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RAWKIN’ RECIPE: Homemade Santol Soda

finished santol soda Learning to work with the seasons, I mostly make the most of what we can find in the markets in the kitchen.  These days, heaps of santol are everywhere. Working with the seasons has wonderful benefits: produce in season tastes great and nutritionally superior, plus it’s inexpensive. Santol  (Sandoricum koetjape) has no exact translation in English although the French dubbed it as “faux mangosteen” and in some resources, it is referred to as “wild mangosteen“. Santol is anti-inflammatory and anti-cancer. Taking a quick trip down memory lane, I grew up with a couple of trees of santol in my yard whose ripe fruits were generously offered for immediate consumption dipped in rock salt; cooked in coconut cream and chili and chopped finely to make the best santol-ade ever over ice. My grandmother would also use unripe santol as a souring agent in sinigang na isda (sour soup with fish). I have been making guinataang santol  and served it with sprouted and cooked rice for the last two weeks at the insistence of the husband–who has roots in Bicol and thoroughly enjoyed his grandmother’s cooking. I rolled up my sleeves and cooked  a vegan version of a dish from his childhood. I ended up making juice from the leftover seeds but decided to bring it up a notch and made soda out of it using kefir. bright and bubbly! INGREDIENTS: Santol seeds (used approximately the seeds of 8 santol fruits) Water to cover Coconut sugar to taste (I didn’t use this because it was sweet enough Jar with a tight lid (fermentation jar works well) Kefir water (about 2 tablespoons or more) Put the seeds in a jar, put water to cover and add the water kefir. Let sit overnight on your counter to ferment. Drain and squeeze the seeds, transfer to another jar and put the lid on. Keep in the fridge. Serve... read more

RAWKIN’ RECIPE: Dark Mexican Chocolate Crunch Bark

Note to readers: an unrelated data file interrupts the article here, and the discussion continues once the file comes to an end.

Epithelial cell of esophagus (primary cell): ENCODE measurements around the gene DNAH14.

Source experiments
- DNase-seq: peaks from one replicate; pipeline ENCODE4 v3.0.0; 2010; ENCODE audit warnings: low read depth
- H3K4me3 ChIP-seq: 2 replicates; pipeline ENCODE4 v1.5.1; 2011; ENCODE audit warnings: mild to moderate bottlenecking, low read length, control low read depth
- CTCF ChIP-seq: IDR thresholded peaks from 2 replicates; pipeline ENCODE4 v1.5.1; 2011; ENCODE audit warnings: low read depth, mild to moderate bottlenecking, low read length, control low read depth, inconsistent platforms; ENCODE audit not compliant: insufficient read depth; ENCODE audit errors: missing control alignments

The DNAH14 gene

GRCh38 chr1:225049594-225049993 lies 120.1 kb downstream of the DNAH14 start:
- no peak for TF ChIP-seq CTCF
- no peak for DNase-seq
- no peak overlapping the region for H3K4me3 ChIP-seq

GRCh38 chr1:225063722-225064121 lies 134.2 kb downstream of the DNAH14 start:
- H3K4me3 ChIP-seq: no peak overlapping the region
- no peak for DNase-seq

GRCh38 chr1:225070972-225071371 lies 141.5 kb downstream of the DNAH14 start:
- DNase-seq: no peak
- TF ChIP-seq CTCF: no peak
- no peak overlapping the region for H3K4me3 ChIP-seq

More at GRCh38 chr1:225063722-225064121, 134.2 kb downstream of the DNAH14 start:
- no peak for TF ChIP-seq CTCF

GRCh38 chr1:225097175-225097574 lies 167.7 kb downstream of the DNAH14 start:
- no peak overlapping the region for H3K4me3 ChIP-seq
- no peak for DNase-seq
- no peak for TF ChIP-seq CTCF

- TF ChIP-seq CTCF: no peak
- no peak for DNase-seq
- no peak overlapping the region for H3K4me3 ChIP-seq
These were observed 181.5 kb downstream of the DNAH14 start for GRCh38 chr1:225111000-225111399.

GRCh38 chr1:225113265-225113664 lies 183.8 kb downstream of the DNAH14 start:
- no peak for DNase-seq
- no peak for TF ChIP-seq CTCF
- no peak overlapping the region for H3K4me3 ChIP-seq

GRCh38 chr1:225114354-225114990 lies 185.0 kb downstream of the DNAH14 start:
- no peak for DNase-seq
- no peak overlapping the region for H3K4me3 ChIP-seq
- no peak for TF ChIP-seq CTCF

what’s Mexican chocolate without the chili? Coming back from Bali with my raw cacao haul had me engaged full throttle in chocolate alchemy. My resident Vitamix blender cranks out to live for chocolate elixirs with different  superfoods and whenever I feel up to it, chocolate cups with almond butter, chocolate bark in all sorts of flavors. There are days I feel like having cardamom, some days mint, some days a generous sprinkling of buckwheat crunchies, and some days, I like it unadulterated pure dark chocolate. And today, I like it hot and crunchy…muy caliente! Loving to have more buckwheat crunchies (rice crispies is basically devoid of any nutrition and obviously not raw so I choose to use buckwheat groats instead. Please see link below to see the health benefits) and inspired by my favorite cup of hot chocolate (thick hot chocolate made with tablea with a sprinkling of cinnamon and a pinch of cayenne), I made this bark to share with fairies tomorrow. SOFTWARE: 250 g raw cacao butter (or 1 1/4 cup melted cacao butter or virgin coconut oil) 1 1/2 cups cacao powder 1 1/3 cups buckwheat crunchies 3/4 cup coconut sugar seeds of 1 vanilla pod 1 tablespoon lecithin 4 teaspoons cinnamon 1/4-3/4 teaspoon cayenne powder, optional 1/4 teaspoon himalayan salt HOW TO: Shave or shred cacao butter and melt it in a double boiler, making sure the temperature is comfortably warm to the touch until it melts to a pool of liquid. This is very important especially when working with raw cacao butter to preserve enzymes. In the clean super dry blender, add everything (except for the buckwheat crunchies) and blend until smooth, stopping after every three to five minutes of blending,  rest for three to five. Blend in stages. Make sure the temperature stays comfortably warm. Blending the mixture continuously will generate a lot of heat. Line 2 cookie sheets with wax paper or use 2 dehydrator sheets with teflex. Divide the buckwheat crunchies and chocolate mixture onto two sheets. Make sure all buckwheat crunchies are coated with chocolate and spread the mixture to the sides. Put in the freezer for a few minutes. Once the chocolate hardens, break into shards and keep in an airtight container to keep moisture out. Keep in the freezer if you live in a tropical country. Enjoy!... read more